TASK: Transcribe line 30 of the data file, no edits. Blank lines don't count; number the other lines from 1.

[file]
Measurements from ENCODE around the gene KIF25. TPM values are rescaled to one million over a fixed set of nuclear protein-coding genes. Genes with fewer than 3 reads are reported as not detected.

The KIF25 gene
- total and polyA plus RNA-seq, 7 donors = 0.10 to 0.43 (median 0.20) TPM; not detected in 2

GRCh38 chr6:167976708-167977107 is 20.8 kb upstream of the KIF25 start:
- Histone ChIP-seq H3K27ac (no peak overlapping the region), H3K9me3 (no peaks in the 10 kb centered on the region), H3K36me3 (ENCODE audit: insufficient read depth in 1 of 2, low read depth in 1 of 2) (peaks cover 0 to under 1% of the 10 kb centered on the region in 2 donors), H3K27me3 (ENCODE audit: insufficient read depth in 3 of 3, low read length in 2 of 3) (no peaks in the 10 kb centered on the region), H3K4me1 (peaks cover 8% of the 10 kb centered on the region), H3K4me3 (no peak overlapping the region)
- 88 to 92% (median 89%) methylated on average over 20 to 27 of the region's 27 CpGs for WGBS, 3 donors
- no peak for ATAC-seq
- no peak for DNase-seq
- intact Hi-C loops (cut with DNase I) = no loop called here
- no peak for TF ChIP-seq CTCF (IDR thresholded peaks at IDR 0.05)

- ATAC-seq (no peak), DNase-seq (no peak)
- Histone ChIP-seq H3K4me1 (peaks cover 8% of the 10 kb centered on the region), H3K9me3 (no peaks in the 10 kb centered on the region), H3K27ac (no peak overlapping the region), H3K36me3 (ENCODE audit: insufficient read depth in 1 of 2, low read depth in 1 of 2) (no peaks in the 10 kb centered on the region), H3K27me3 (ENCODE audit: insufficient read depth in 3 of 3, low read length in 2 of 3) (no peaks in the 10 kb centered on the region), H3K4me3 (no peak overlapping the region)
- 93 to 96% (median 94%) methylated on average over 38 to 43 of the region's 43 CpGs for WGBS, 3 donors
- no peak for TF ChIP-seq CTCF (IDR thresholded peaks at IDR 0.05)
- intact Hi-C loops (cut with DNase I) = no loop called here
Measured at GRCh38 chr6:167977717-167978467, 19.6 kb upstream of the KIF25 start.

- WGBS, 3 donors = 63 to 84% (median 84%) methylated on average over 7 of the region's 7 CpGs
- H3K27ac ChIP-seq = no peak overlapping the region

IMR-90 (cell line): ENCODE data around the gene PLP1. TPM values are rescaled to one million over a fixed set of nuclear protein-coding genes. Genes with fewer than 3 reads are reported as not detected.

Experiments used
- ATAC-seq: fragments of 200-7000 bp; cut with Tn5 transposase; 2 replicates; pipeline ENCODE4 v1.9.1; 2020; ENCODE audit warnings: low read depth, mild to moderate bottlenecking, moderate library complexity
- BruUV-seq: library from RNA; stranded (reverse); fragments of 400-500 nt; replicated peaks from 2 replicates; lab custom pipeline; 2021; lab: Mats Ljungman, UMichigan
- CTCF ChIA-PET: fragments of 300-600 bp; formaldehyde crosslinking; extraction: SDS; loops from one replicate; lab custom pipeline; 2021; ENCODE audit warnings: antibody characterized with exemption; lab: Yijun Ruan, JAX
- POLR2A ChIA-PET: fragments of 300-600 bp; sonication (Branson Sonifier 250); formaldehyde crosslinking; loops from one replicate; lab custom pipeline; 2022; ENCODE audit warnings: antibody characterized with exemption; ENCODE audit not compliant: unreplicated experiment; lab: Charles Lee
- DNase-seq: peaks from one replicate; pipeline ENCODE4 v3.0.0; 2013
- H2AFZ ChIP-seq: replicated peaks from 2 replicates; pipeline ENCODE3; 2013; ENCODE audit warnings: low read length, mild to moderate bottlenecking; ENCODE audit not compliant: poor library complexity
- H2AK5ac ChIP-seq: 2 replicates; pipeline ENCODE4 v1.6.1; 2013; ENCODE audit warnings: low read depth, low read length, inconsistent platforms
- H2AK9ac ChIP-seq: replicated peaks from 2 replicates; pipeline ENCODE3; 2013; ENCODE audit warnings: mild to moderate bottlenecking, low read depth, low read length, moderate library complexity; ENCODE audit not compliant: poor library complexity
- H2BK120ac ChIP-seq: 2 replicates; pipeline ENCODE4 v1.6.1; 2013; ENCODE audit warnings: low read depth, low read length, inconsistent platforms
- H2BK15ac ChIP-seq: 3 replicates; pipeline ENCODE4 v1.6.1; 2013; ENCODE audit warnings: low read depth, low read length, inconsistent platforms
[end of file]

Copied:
- H2BK15ac ChIP-seq: 3 replicates; pipeline ENCODE4 v1.6.1; 2013; ENCODE audit warnings: low read depth, low read length, inconsistent platforms